Paul Baker is a Marketing Mix Modeling Guru and a Respected World Expert in Media & Marketing Effectiveness. Paul is the former CEO of OHAL for over thirty years, he had been appointed in 2001 as Global CEO of OHAL.
How is the recent COVID-19 outbreak impacting your day to day work life and what steps are you taking to cope with this?
The recent outbreak didn’t really impact my day to day work life, but it created an opportunity to provide my close network with critiques on the various research papers currently being produced.
Among those, I find that many interesting papers can be found at Oxford University and Imperial College, and while they did a great job, I believe it would have been very useful to also include a break-down of the insights by urban areas and by actual timeline.
My advice is that if you are a modeling agency and you are currently facing a downturn and want to bring value to your team, you can start an internal initiative to encourage the team to analyze the major papers that have been produced by the above-mentioned institutions regarding COVID-19.
According to you, how will the COVID-19 outbreak impact Marketing, Marketing Measurement, and Marketing Mix Modelling in particular?
Looking at the ecosystem now, I would say that each industry has been affected in a different way. In most industries, there is little point in including the virus time periods in the data set to be examined. Probably the worst thing is to include it and then use some form of surrogate ‘dummy variable’. A major skill will become in defining when a more normal period begins.
- For some companies, it can be possible to identify the base to end 2019, and then see how a new base settles once normality is restored. This needs to be handled carefully (statistically).
- At this point, another skill that should be employed is the ability to develop hypotheses to be tested. There will be a great temptation to throw the data at established models and see what happens.
- Many in the modeling industry will be telling their clients that it is the time to invest and so should the modeling companies. And for this, it is critical to developing better modeling techniques, and by this, I do not necessarily refer to statistical tests, or software packages but refer to the ability to answer the clients’ questions based upon more reliable and objective measures. For example, find something better than ad stock or realize that R-squared is not a particularly valuable measure.
How do you think Marketing Measurement can contribute to overcome the economic consequences of this crisis?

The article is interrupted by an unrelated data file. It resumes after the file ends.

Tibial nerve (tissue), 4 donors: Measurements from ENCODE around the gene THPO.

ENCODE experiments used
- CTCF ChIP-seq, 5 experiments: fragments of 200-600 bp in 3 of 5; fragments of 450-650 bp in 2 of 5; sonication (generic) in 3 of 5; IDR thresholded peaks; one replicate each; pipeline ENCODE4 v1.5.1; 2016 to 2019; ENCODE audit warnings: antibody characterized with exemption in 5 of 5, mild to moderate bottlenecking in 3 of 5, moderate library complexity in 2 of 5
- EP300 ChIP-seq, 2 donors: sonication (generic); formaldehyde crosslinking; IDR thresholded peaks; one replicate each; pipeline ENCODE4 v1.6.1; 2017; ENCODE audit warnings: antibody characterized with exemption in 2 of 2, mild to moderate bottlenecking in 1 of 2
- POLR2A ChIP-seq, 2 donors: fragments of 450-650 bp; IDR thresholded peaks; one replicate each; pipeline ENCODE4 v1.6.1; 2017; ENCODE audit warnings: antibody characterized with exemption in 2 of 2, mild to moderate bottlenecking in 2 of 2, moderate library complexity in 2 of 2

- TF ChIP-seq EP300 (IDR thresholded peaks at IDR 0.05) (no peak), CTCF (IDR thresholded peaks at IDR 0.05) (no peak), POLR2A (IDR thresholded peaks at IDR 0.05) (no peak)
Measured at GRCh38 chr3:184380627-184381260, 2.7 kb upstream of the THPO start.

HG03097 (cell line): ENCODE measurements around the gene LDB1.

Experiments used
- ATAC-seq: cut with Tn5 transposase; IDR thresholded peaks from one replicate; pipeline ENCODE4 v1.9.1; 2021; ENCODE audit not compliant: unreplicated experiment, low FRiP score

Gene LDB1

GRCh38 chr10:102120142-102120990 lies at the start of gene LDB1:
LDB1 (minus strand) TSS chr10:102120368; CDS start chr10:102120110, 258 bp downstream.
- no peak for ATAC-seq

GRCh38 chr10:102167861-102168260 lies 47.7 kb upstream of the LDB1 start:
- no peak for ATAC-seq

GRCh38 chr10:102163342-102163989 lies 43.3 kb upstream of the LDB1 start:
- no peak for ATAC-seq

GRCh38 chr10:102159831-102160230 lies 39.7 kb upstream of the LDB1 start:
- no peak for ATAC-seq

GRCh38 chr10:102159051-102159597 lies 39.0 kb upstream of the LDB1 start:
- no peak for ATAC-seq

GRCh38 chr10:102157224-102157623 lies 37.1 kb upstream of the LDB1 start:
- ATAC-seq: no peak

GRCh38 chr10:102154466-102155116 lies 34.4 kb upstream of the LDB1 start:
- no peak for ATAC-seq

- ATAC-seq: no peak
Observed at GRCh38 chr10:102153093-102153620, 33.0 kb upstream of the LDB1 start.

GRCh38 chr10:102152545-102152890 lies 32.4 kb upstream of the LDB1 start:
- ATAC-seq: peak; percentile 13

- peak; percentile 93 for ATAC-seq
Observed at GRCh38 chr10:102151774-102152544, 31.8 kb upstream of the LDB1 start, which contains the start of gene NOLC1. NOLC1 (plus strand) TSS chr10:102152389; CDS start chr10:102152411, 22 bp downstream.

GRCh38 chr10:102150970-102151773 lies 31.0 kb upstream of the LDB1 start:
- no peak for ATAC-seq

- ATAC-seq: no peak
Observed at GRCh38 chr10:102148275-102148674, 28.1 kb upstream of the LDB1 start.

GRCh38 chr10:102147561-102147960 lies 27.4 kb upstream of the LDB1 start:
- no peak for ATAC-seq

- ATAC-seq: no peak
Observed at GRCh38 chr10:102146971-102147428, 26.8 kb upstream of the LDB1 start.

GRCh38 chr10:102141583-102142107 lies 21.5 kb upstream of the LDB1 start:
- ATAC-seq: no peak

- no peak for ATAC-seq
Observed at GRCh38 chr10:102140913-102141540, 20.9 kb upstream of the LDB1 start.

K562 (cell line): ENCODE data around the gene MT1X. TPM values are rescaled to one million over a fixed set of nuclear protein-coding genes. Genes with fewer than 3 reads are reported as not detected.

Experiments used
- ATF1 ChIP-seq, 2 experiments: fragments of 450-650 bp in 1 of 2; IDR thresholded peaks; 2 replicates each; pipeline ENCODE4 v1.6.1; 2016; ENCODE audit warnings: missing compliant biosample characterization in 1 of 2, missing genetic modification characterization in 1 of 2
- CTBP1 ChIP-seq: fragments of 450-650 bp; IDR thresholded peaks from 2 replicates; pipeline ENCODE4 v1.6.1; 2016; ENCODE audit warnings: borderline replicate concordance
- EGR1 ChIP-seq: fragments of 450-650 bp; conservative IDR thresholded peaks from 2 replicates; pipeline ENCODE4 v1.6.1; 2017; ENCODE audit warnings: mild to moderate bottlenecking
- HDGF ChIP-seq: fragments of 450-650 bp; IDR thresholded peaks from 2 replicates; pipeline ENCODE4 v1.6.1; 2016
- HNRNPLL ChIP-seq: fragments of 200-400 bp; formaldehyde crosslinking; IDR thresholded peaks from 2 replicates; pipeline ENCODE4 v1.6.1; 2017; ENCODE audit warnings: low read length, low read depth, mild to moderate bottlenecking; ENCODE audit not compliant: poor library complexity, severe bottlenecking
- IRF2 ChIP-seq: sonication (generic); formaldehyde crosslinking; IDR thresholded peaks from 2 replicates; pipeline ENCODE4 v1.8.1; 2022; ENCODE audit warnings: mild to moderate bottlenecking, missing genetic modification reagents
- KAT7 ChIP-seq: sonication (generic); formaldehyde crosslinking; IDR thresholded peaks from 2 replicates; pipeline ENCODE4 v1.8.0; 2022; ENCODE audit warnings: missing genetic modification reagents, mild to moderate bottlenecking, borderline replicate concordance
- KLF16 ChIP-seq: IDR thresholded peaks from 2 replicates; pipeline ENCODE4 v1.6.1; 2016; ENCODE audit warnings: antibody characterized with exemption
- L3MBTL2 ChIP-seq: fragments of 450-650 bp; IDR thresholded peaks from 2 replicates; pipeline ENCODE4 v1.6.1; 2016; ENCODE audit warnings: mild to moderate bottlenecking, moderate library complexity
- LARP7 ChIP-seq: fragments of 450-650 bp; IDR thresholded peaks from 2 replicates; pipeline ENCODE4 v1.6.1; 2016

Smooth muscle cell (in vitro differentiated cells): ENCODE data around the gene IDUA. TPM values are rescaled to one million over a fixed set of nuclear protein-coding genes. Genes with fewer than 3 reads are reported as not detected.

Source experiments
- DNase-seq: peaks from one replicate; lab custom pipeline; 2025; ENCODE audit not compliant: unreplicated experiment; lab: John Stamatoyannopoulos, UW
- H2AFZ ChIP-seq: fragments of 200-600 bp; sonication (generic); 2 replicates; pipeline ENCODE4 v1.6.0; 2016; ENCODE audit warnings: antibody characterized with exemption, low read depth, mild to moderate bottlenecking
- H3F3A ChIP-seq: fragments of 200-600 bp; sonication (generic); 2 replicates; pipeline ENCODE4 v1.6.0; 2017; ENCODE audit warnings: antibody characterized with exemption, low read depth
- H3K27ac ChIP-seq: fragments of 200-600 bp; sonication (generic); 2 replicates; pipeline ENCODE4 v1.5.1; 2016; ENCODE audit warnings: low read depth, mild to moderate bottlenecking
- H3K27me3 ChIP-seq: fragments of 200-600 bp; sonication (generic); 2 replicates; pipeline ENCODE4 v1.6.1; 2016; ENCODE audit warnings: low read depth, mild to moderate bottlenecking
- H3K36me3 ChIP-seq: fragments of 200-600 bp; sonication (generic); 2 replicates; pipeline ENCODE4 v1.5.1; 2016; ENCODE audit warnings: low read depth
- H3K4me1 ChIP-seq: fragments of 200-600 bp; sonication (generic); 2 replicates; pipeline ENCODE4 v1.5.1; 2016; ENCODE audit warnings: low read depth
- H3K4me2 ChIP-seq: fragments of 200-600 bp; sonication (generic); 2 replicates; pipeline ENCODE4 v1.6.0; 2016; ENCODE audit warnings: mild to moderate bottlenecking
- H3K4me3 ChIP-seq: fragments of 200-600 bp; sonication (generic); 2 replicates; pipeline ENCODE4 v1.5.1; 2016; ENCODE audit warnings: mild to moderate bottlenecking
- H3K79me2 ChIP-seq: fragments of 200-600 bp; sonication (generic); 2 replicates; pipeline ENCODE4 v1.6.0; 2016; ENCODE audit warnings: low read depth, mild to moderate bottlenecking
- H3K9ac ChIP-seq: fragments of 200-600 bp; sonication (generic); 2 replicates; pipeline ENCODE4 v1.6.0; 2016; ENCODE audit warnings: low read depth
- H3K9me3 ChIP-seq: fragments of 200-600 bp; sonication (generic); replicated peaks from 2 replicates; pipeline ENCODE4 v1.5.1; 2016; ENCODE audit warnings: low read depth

The current dilemma that we might be seeing is that many modelling companies want to show that there is a great ROI from marketing expenditure. Most clients are commissioning from within the marketing department and want to justify what they are doing while modelling agencies want to keep clients happy and get good ROIs
Despite this caveat, models can definitely help clients and it should be possible to provide answers that improve the decision process at this critical time, timescale is particularly important as companies are going to need to make major decisions quickly.
Many of these decisions are well above basic marketing requirements and will affect the whole core of the business. For market models, it becomes essential that answers are ‘Right rather than Wrong’ and that perfection would be considered as the enemy.
An absolute example is the modelling currently going on for Coronavirus, if given as a project, most companies would say that 2-3 months should be reasonable. However, groups like Imperial College had 2-3 days to produce something more Right than Wrong, and so far, it would appear that they have largely succeeded.
I believe that there will be few cross-industry conferences and probably some cross-industry publications. However, due to the competitive nature of the relationship between industries, it might be very challenging to collaborate.
Any advice you would like to share with the community to cope with the COVID-19 outbreak?
I advise everyone to listen to governmental advice on the best practices to slow the COVID-19 outbreak and stay healthy.
For companies or agencies who are facing downtime and have some of their team members underemployed, I would encourage them to focus on improving their wider business and marketing skills. This might be the best time to improve their research skills using both quantitative and qualitative methodologies and to strengthen essential business and statistical skills (e.g. automatically calculate sampling error in tracking Studies, design statistically valid tests.)
At the end, I would say that many academic papers may lack depth, partially due to the absence of corporate data that usually remain confidential. However, it is still important to stay up to date with decent trade magazines publication to enable us to extend our knowledge.